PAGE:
Santa Barbara’s Unexpected Hospitality History — Plus, Where to Stay on America’s Riviera

Thanks to its Spanish Colonial Revival architecture, rich heritage, world-renowned food and wine scene, stunning natural beauty and near-perfect weather, Santa Barbara is known as the “American Riviera.” The moniker is actually trademarked, so it’s got to be true. “It’s actually a lot like Marin,” explains Marin native Karna Hughes, who handles public relations for Visit Santa Barbara.

Famously home to celebrities, such as Ty Warner (“the Bean-ie Baby Baron”), Oprah Winfrey and the newest member of the royal family, this slice of the California coast has long been lauded as an ultra-luxe destination. Even the mission in Santa Barbara is said to be the most beautiful — and it is. But despite having an unfortunate reputation (much like Marin’s) as being home to only one-percenters, the American Riviera sees a bit more diversity, says Hughes. “While some people may consider Santa Barbara a luxury destination, especially because of the luxurious look and feel of the town and some of our famous residents, there are a wide range of household incomes here, as well as different price points for visitors, whether accommodations, dining or activities. Once visitors get here, so many of the attractions are affordable or free, from museums, parks and gardens to beaches and activities like kayaking, hiking and riding bikes. And wine tasting fees are significantly less than counterparts in other cities.” Speaking of wine tasting, Santa Barbara has more than three dozen wineries, with more than 20 represented in an area called The Funk Zone at the south end of State Street, near the beach.

State Street Promenade
Photo by Blake Bronstad, courtesy of Visit Santa Barbara.

“In the earliest days of tourism — that’s to say, the 1880s — Santa Barbara was a high-end destination because wealthy East Coast families would take the train and spend their winters here, since they saw this area as a health retreat,” says Hughes. The coastal air was thought to be good for their constitutions. But back then, any form of travel in California or the U.S. was pricey; social historians would tell you that leisure itself was a rare commodity. Now, during summer weekends, hotel rates run higher, especially at luxury resorts. But there are other options, from roadside inns to short-term rentals, where visitors can find value. Nearby Goleta, as well as upper State Street and the area between Goleta and Santa Barbara (which locals call “Noleta”), are under-the-radar places to seek out good rates. Mid-week stays, as well as fall through early spring visits, yield the best deals.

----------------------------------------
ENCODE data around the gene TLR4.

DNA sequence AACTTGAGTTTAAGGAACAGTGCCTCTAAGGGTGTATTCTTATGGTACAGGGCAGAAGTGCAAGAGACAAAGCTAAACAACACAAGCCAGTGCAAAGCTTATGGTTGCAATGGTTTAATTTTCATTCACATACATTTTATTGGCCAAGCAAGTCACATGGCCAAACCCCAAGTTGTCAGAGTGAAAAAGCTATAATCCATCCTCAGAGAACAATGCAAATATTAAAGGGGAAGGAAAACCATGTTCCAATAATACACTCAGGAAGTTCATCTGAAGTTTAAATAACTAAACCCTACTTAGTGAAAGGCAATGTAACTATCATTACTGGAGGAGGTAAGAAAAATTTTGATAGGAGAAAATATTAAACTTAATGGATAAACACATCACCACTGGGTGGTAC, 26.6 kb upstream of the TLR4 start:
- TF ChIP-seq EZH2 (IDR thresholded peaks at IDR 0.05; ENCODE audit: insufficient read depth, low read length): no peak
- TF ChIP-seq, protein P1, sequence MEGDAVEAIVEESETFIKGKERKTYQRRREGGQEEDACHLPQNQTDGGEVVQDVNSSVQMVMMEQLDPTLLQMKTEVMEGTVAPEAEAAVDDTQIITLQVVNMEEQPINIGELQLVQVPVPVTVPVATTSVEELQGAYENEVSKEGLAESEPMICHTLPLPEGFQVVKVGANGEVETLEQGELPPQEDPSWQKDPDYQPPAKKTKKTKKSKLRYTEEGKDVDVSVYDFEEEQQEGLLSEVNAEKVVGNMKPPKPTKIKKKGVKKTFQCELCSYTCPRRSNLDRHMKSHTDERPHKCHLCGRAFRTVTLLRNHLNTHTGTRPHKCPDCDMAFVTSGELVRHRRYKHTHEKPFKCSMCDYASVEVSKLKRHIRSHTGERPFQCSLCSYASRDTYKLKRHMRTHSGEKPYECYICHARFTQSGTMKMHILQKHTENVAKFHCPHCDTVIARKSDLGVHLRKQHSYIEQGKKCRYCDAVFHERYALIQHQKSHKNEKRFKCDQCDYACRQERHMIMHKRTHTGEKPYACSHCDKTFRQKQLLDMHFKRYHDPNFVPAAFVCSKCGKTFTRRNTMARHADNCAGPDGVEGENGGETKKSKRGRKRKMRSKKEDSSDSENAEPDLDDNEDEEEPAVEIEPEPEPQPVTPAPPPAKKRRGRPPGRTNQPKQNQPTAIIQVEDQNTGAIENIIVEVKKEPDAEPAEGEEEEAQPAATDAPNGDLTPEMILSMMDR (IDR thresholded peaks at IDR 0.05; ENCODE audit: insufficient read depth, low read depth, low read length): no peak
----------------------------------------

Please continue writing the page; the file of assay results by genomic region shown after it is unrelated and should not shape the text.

High-end properties like The Ritz-Carlton Bacara, Santa Barbara, and the now-shuttered Four Seasons Resort the Biltmore Santa Barbara reinforce the town’s uber-luxe reputation, however, it should be noted the original Motel 6 was founded in Santa Barbara, just steps away from the beach, back in 1962. The motel, which charged just $6 per night, aimed to make travel accessible, and it worked. This original location on the corner of Corona Del Mar and Milpas Street was just remodeled and is still a deal with rates starting at $189 per night. Hughes seconds the range of afford-able options: “When I first came here in the 1990s, I stayed at Refugio State Beach campground and then at the Super 8 near the Santa Barbara Airport — both inexpensive options that operate even today.”

Santa Barbara Marmonte
Santa Barbara Mar Monte Resort entrance.

However, for those looking for a taste of that old timey elegance, the Mar Monte Resort across the street from East Beach and pavilion has opened their doors as a reincarnation of the historic 1930s Vista Mar Monte, which inhabited these 3 acres for many years before it became a hospital during the war, and eventually was simply known as the Hyatt. Still part of the hospitality company, it’s now part of their Unbound Collection.

Marmonte
An ocean view room at the Mar Monte Resort.

The 200-room property boasts Spanish style, a pool, comfortable lobby areas and two ballrooms. Costa Kitchen & Bar, the onsite restaurant with indoor and outdoor ocean views, has opened with executive chef Nathan Lingle at the helm, and is set to become stiff competition along the culinary hot spot of Cabrillo Boulevard, including Poggio and Copita’s sister restaurant Convivo, Oku and Flor de Maiz. In fact, one of the biggest decisions you’ll have to make during your vacation is where to eat. Easy: The Lark for an unforgettable meal under the stars; Secret Bao, just off State Street (which just started taking reservations) for creative Asian cuisine; and East Beach Tacos, oddly located next to a batting range.


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Mimi TowleMimi Towle was the editor of Marin Magazine for over a decade and is currently editor-at-large at Make it Better Media. She lived with her family in Sycamore Park and Strawberry and thoroughly enjoyed raising two daughters in the mayhem of Marin’s youth sports; soccerswimvolleyballballethip hopgymnastics and many many hours spent at Miwok Stables. Her community involvements include volunteering at her daughter’s schools, coaching soccer and volleyball (glorified snack mom), being on the board of both Richardson Bay Audubon Center and then The EACH Foundation. Currently residing on a floating home in Sausalito, she enjoys all water activity, including learning how to steer a 6-person canoe for the Tamalpais Outrigger Canoe Club. Born and raised in Hawaii, her fondness for the islands has on occasion made its way into the pages of the magazine. If you want more, she’s created a website, HawaiiIslander.com.